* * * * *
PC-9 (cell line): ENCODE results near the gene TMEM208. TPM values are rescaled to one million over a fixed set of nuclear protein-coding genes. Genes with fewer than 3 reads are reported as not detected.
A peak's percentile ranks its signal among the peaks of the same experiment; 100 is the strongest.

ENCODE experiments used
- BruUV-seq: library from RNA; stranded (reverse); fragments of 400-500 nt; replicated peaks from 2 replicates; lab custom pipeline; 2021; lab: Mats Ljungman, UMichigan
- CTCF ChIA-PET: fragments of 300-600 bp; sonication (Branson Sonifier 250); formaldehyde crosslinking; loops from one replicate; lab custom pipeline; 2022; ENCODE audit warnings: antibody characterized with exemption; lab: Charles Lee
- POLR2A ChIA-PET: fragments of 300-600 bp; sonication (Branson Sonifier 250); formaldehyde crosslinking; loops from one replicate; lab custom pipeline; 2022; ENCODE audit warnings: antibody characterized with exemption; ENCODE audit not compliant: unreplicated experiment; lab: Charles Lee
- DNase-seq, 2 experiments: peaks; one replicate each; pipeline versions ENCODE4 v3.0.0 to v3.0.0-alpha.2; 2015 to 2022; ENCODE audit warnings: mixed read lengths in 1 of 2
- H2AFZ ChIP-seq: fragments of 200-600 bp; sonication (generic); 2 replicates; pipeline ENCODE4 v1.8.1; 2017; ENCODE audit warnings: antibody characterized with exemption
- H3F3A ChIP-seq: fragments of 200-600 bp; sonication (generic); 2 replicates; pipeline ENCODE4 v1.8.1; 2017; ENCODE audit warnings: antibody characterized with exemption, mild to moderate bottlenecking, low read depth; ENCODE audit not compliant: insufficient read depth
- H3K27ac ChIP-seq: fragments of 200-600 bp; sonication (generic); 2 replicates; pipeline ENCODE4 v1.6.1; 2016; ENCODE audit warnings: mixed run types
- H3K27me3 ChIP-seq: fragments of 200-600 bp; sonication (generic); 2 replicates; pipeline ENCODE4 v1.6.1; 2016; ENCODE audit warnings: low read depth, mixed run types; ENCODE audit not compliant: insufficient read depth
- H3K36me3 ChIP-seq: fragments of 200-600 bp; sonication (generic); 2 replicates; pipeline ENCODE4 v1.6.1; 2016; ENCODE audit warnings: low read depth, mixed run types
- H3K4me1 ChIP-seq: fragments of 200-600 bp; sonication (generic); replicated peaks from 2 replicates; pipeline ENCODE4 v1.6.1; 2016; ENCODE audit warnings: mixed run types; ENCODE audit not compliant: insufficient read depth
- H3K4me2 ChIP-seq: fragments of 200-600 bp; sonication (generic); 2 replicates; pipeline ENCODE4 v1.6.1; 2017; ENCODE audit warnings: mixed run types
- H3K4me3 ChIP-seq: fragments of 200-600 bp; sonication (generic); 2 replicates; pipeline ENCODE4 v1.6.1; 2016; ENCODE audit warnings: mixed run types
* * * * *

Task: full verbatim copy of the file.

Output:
PC-9 (cell line): ENCODE results near the gene TMEM208. TPM values are rescaled to one million over a fixed set of nuclear protein-coding genes. Genes with fewer than 3 reads are reported as not detected.
A peak's percentile ranks its signal among the peaks of the same experiment; 100 is the strongest.

ENCODE experiments used
- BruUV-seq: library from RNA; stranded (reverse); fragments of 400-500 nt; replicated peaks from 2 replicates; lab custom pipeline; 2021; lab: Mats Ljungman, UMichigan
- CTCF ChIA-PET: fragments of 300-600 bp; sonication (Branson Sonifier 250); formaldehyde crosslinking; loops from one replicate; lab custom pipeline; 2022; ENCODE audit warnings: antibody characterized with exemption; lab: Charles Lee
- POLR2A ChIA-PET: fragments of 300-600 bp; sonication (Branson Sonifier 250); formaldehyde crosslinking; loops from one replicate; lab custom pipeline; 2022; ENCODE audit warnings: antibody characterized with exemption; ENCODE audit not compliant: unreplicated experiment; lab: Charles Lee
- DNase-seq, 2 experiments: peaks; one replicate each; pipeline versions ENCODE4 v3.0.0 to v3.0.0-alpha.2; 2015 to 2022; ENCODE audit warnings: mixed read lengths in 1 of 2
- H2AFZ ChIP-seq: fragments of 200-600 bp; sonication (generic); 2 replicates; pipeline ENCODE4 v1.8.1; 2017; ENCODE audit warnings: antibody characterized with exemption
- H3F3A ChIP-seq: fragments of 200-600 bp; sonication (generic); 2 replicates; pipeline ENCODE4 v1.8.1; 2017; ENCODE audit warnings: antibody characterized with exemption, mild to moderate bottlenecking, low read depth; ENCODE audit not compliant: insufficient read depth
- H3K27ac ChIP-seq: fragments of 200-600 bp; sonication (generic); 2 replicates; pipeline ENCODE4 v1.6.1; 2016; ENCODE audit warnings: mixed run types
- H3K27me3 ChIP-seq: fragments of 200-600 bp; sonication (generic); 2 replicates; pipeline ENCODE4 v1.6.1; 2016; ENCODE audit warnings: low read depth, mixed run types; ENCODE audit not compliant: insufficient read depth
- H3K36me3 ChIP-seq: fragments of 200-600 bp; sonication (generic); 2 replicates; pipeline ENCODE4 v1.6.1; 2016; ENCODE audit warnings: low read depth, mixed run types
- H3K4me1 ChIP-seq: fragments of 200-600 bp; sonication (generic); replicated peaks from 2 replicates; pipeline ENCODE4 v1.6.1; 2016; ENCODE audit warnings: mixed run types; ENCODE audit not compliant: insufficient read depth
- H3K4me2 ChIP-seq: fragments of 200-600 bp; sonication (generic); 2 replicates; pipeline ENCODE4 v1.6.1; 2017; ENCODE audit warnings: mixed run types
- H3K4me3 ChIP-seq: fragments of 200-600 bp; sonication (generic); 2 replicates; pipeline ENCODE4 v1.6.1; 2016; ENCODE audit warnings: mixed run types